An example where this type of plan is prevalent is how the real estate industry compensates real estate agents. A common variable pay plan might be the sales person receives 50% of every dollar they bring in up to a level of revenue at which they then bump up to 85% for every dollar they bring in going forward. Typically, this type of plan is based on an annual period of time requiring a "resetting" each year back to the starting point of 50%. Sometimes this type of plan is administered so the sales person never resets or falls down to a lower level. It also includes Performance Linked Incentive which is variable and may range from 130% to 0% as per performance of the individual as per his key result areas (KRA).


Benefits consist of the non-wage compensation that form the total remuneration package for an employee.

While there is less research in this field,[2] it is an important field, as benefits can create significant costs for employers,[3] be they through compulsory means (e.g. compulsory pension schemes), or by the discretion of the employer (e.g. childcare allowances).[2] Benefits can also be seen as an attractor for potential employees and can reduce turnover.[4]

Employers can offer a wide range of benefits, these generally fall within the categories of:

  1. Health and wellbeing - Employee Assistance Programmes (EAP), or a 'wellbeing allowance'.[3]
  2. Special leave - Leave to attend to matters outside of work such as sporting commitments, volunteering, or meeting cultural commitments.[3]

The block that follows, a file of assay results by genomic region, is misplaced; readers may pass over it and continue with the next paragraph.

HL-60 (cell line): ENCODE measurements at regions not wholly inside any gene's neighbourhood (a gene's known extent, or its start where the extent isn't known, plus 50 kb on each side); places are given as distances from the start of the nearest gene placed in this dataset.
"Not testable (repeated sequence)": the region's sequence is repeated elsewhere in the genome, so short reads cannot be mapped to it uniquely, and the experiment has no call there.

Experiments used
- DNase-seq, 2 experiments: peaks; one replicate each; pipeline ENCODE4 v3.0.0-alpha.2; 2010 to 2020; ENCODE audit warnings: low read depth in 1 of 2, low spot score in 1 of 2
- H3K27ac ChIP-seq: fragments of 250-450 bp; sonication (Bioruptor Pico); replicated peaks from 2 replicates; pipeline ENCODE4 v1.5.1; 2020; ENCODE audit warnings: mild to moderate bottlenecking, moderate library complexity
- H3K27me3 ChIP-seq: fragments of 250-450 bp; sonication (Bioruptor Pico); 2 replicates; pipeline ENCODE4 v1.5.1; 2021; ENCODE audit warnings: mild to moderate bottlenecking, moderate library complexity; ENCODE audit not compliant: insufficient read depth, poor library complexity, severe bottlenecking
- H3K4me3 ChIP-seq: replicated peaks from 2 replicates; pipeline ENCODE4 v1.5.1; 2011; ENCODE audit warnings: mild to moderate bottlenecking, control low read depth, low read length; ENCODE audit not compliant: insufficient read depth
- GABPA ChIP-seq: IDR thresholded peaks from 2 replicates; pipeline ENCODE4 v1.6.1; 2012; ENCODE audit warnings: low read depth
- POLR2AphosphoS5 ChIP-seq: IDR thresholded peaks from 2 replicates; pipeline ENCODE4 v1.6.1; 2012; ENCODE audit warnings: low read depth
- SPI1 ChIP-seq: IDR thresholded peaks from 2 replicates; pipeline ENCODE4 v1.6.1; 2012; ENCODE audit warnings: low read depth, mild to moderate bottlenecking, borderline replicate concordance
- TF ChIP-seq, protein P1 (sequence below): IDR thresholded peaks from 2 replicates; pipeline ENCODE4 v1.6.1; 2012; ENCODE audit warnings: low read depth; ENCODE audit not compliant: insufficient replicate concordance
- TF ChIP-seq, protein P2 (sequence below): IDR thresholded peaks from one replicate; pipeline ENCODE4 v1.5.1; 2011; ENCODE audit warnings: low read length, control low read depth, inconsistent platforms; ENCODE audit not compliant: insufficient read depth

3. Career development - Support of study in both payment of fees and paid time to study, and secondment or shadowing opportunities.[3]
  4. Retail discounts - Discounts in a retail setting (e.g. Cost plus sales tax offers, for certain retailers).[3]
  5. Financial product discounts - Discounts on services such as loan interest rates or insurance policies.[3]
  6. Flexible work - Includes working from home (WFH), flexible start and finish times, and reduced hours of work[3] (e.g. the 4 day week[5]).

Reciprocity theory is an important theory underpinning benefits, as it builds a social norm whereby an employer provides a 'positive' benefit, which is warmly received.[4] In return the employee is inclined to provide positive workplace behaviour, strong productivity, and strong organisational commitment which is the bond or attachment that an employee has towards their employer, and subsequent levels of involvement.[4]

Social exchange theory is another relevant theory which suggests that employees weigh up the total benefits and costs of their relationship with the employer.[4][6] If an employee feels the costs of their work or employment relationship outweighs the benefits received from their work, the employee will be more likely to choose to end the employment relationship, to pursue an employment relationship that provides greater regard for benefits and social exchange theory.[4][6]